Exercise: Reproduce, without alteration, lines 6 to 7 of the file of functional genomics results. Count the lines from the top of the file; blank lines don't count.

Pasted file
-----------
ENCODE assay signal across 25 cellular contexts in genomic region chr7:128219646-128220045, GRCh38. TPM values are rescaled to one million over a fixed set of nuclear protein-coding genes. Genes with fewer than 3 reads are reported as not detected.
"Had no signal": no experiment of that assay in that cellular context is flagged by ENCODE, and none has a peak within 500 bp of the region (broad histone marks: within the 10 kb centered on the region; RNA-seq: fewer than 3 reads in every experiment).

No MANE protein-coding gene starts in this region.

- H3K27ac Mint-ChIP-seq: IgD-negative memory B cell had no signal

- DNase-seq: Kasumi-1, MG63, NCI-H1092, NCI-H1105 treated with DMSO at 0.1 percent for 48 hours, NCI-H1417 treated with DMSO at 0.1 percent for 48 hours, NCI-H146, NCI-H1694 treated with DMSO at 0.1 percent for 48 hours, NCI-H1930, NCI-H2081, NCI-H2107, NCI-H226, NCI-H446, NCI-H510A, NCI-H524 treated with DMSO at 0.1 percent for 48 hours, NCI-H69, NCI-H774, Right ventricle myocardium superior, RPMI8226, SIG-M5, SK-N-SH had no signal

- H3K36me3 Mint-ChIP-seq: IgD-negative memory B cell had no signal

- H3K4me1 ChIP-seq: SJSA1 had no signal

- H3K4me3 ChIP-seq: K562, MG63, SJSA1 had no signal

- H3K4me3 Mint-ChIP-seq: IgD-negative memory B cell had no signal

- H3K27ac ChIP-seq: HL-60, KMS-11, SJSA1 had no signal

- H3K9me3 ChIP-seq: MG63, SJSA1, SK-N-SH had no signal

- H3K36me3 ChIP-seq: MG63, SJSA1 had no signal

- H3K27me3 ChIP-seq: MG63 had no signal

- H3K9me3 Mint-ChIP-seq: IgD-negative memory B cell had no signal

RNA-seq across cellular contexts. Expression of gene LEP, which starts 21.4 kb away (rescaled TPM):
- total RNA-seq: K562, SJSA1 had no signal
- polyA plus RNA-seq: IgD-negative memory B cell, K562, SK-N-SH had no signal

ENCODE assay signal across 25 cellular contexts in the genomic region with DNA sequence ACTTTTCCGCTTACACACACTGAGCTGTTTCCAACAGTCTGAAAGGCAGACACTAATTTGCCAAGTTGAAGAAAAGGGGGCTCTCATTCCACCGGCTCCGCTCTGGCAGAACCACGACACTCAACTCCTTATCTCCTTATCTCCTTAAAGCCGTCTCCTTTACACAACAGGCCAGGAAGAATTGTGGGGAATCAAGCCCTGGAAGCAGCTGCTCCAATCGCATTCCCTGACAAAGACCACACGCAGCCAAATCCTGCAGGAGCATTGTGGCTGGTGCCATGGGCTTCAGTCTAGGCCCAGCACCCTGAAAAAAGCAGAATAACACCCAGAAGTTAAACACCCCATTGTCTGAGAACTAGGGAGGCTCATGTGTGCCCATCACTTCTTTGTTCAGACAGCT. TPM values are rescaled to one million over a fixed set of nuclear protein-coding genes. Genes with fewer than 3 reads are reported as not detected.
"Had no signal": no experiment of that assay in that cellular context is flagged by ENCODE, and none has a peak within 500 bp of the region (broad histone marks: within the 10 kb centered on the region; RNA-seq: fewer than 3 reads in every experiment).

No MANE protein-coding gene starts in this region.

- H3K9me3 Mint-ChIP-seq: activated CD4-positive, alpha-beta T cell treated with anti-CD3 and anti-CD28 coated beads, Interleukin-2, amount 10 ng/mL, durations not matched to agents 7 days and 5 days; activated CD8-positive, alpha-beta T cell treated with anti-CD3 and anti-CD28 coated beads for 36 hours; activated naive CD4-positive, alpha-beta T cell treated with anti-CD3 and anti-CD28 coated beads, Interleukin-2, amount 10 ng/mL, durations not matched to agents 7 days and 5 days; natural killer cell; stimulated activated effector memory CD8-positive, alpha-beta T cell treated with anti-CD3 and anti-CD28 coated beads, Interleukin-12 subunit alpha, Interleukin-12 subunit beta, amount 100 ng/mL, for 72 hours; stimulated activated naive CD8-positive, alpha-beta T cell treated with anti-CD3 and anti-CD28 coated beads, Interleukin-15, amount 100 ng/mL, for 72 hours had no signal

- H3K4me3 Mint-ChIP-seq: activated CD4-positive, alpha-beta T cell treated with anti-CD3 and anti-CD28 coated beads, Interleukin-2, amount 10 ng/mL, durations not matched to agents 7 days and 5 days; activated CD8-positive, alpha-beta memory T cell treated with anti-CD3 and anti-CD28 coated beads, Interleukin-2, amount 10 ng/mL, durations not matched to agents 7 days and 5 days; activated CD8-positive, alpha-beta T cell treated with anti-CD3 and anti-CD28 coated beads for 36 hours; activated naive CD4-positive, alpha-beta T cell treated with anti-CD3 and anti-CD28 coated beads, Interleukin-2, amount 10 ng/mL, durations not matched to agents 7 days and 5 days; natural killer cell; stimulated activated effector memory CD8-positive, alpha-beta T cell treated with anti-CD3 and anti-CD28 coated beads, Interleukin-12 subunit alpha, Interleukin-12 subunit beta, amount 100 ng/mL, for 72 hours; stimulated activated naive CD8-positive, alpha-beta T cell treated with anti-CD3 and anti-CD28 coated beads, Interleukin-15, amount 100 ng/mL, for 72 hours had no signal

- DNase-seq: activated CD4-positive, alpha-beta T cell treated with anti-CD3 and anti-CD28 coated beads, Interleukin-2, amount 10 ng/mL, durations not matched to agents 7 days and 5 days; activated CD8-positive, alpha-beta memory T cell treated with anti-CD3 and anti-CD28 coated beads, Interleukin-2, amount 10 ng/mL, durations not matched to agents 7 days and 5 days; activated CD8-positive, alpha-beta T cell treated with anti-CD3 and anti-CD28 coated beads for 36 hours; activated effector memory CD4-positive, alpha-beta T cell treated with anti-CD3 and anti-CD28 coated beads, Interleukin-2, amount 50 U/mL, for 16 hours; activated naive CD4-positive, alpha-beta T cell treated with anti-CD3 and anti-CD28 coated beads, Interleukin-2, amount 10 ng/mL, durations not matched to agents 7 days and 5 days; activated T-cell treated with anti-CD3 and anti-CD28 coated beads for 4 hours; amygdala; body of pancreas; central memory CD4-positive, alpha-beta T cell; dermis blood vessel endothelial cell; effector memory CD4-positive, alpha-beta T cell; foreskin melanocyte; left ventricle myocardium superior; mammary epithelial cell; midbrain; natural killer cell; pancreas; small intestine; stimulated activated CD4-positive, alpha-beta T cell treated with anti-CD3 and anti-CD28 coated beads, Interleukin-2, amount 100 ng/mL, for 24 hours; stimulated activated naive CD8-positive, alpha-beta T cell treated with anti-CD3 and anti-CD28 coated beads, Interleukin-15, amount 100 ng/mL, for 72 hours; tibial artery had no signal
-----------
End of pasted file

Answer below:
- H3K36me3 Mint-ChIP-seq: IgD-negative memory B cell had no signal

- H3K4me1 ChIP-seq: SJSA1 had no signal